About 77 percent of the total registered 76 trawlers operating in the country’s waters have been denied license renewals for failing to meet seaworthiness requirements, Fisheries and Aquaculture Development Minister (MoFAD) Mavis Hawa Koomson has revealed.
In July last year, the ministry issued a directive on specifications of gear to be used by industrial trawlers and vessels for fishing. The directive also includes ensuring safety of vessels operating in Ghana.
The objective of the gear specification is to avoid catching small pelagic fishes and allow juvenile fishes to escape through nets in order to replenish current depleting stocks.
Speaking at the 2023 Ocean Conference in Panama this month, Madam Koomson disclosed that only 25 trawlers out of the registered 76 have received seaworthiness licenses and are currently fishing. The remaining 51 have been banned from fishing in the country’s waters.
This was as a result of implementing these two measures, she said, adding: “I have personally and recently participated in port inspection of catches of industrial trawlers from sea trips and can confidently say there are no more catching of juvenile and small pelagic species by these trawlers.”
In order to maintain the gains, the minister said plans are being finalized to ensure that all industrial trawlers and tuna vessels licensed in Ghana are using electronic monitoring systems – with a pilot system starting in June this year.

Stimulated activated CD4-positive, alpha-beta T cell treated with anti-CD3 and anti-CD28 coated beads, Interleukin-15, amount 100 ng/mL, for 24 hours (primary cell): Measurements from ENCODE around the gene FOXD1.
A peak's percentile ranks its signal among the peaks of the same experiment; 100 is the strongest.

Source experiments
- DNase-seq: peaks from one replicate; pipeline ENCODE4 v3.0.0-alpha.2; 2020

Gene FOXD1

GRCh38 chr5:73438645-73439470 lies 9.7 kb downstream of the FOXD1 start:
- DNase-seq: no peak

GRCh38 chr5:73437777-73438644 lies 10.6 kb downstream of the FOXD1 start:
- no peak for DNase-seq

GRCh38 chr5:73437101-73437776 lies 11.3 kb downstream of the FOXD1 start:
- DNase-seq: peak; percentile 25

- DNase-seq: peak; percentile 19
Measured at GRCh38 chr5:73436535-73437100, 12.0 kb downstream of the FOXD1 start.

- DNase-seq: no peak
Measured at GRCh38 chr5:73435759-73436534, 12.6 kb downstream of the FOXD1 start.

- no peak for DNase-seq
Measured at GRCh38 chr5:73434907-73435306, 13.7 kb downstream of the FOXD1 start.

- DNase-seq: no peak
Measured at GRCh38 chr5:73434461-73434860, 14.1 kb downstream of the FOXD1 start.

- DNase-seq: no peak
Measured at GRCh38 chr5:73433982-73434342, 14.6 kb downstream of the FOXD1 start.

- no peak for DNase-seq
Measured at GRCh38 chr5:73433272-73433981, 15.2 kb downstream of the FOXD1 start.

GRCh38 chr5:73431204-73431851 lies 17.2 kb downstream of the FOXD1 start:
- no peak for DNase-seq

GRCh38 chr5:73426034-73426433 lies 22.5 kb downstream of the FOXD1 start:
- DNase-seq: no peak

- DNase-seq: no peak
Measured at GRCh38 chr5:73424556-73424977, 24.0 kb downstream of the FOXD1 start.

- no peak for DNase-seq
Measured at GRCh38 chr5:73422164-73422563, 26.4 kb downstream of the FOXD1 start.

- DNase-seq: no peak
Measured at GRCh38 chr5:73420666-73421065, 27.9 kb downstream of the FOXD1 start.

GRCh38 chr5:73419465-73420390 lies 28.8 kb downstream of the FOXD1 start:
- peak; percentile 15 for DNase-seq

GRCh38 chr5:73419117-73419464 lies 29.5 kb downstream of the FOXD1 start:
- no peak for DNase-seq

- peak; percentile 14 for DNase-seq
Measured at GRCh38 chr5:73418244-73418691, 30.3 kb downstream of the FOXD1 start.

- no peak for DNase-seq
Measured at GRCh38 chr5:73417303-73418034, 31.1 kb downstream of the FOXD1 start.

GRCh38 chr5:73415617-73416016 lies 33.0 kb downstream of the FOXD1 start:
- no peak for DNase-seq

Illegal, unreported, unregulated (IUU) fishing remains one of the greatest threats to marine ecosystems in Ghana due to its ability to undermine national and regional efforts to conserve and manage fish stocks.
The challenge has been contributing to depleting fish stocks and threatening marine biodiversity, livelihoods, exacerbating poverty, and worsening food insecurity.
The country loses over US$200million annually due to IUU fishing, data from the Environment and Natural Resource Research Initiative (ENRRI – EfD Ghana) has shown.
The country, according to the Environmental Justice Foundation (EJF), loses some US$50million each year to ‘saiko’ – the practice of trans-shipping fish at sea from industrial trawlers to specially adapted canoes, which has currently been brought under control by MoFAD.
Illegal fishing has a devastating cost on the region as the UN estimates that nearly 40 percent of all fish caught in West Africa are done so illegally, resulting in a loss of US$2.3billion annually.
Under Ghana’s laws, illegal fishing activities attract fines of between US$100,000 and US$2million, or a minimum of US$1million for taking on board juvenile fishes, using prohibited fishing gears or fishing in prohibited zones – e.g., the Inshore Exclusive Zone reserved for artisanal fishers. Minimum fines can increase to US$4million in the case of repeated offences.
However, many offenders are able to find alternatives to beat such harsh punishments.